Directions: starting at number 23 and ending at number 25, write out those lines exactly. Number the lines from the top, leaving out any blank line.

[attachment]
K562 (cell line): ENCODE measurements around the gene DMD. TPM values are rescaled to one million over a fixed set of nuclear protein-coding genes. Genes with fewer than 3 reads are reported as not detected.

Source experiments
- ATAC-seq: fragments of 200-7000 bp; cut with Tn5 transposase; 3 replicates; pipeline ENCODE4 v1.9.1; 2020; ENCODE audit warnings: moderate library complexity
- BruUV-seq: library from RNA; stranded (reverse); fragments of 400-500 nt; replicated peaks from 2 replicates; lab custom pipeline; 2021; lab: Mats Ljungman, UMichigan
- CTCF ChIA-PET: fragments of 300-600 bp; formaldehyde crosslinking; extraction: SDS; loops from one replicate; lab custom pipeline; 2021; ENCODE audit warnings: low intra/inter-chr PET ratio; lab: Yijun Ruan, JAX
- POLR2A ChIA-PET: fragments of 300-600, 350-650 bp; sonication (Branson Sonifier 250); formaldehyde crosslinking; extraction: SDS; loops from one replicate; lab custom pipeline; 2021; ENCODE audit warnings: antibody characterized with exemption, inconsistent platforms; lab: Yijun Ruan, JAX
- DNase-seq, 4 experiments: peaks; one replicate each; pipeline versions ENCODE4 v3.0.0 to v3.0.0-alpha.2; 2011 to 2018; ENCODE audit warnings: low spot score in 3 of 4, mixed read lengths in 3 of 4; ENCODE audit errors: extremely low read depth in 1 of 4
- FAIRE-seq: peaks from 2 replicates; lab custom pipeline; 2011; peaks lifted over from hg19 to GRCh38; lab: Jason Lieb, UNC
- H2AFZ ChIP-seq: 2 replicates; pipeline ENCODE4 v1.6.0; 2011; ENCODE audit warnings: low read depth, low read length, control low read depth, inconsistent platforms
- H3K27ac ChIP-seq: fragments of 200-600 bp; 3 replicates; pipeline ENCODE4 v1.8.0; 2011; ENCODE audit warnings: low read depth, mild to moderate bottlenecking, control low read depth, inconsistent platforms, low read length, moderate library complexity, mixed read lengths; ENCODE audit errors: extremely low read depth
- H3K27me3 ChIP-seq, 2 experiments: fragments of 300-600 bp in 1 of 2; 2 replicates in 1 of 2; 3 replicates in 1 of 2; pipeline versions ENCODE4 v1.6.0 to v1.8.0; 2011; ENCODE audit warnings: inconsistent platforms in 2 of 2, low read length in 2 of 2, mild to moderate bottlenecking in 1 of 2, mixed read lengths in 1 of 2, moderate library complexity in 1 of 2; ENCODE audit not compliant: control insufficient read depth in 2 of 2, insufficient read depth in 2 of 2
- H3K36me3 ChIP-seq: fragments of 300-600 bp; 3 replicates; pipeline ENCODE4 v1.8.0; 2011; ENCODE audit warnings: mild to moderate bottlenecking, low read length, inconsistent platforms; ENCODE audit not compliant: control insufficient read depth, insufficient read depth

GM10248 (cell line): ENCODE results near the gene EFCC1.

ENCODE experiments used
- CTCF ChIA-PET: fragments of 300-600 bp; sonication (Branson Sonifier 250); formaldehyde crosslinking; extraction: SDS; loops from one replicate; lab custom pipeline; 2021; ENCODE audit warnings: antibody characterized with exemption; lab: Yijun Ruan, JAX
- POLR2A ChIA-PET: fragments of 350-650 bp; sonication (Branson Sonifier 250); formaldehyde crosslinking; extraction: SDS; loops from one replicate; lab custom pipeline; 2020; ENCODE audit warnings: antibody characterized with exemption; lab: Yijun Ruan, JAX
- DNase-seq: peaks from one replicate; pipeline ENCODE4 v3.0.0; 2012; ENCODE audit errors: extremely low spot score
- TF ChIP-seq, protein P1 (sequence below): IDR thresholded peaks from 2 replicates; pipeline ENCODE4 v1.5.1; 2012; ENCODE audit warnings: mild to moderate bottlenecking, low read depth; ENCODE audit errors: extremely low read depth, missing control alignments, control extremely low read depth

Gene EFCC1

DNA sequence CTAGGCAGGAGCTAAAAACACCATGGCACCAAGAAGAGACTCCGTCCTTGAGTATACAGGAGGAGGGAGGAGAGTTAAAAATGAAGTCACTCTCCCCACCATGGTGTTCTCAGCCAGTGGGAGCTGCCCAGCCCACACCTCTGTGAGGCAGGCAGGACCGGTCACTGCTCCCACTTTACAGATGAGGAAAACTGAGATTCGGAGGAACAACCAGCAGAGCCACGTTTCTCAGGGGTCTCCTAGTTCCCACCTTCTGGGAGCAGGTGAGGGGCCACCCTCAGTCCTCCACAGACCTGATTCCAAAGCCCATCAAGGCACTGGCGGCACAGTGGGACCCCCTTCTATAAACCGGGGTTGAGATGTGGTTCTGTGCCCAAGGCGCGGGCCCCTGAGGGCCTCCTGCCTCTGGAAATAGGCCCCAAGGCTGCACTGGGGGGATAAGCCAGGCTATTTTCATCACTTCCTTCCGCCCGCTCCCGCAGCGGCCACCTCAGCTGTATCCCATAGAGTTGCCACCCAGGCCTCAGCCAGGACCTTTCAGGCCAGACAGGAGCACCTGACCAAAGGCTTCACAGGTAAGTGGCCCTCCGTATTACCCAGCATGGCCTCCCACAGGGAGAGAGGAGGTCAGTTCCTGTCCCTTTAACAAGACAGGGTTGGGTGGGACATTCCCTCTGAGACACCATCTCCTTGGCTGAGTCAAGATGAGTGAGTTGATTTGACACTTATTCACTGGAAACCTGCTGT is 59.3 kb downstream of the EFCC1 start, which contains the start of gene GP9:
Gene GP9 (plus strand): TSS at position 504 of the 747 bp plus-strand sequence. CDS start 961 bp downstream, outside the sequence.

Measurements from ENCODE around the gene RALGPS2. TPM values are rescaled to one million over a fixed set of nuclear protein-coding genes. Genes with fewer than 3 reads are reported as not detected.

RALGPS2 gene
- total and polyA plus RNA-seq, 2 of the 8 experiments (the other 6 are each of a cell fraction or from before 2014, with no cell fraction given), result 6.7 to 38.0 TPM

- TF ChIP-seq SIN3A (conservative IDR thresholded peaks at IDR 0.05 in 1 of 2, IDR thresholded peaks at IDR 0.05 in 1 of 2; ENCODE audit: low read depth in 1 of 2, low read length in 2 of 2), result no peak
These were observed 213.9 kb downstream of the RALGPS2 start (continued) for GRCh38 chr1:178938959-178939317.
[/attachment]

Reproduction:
RALGPS2 gene
- total and polyA plus RNA-seq, 2 of the 8 experiments (the other 6 are each of a cell fraction or from before 2014, with no cell fraction given), result 6.7 to 38.0 TPM

- TF ChIP-seq SIN3A (conservative IDR thresholded peaks at IDR 0.05 in 1 of 2, IDR thresholded peaks at IDR 0.05 in 1 of 2; ENCODE audit: low read depth in 1 of 2, low read length in 2 of 2), result no peak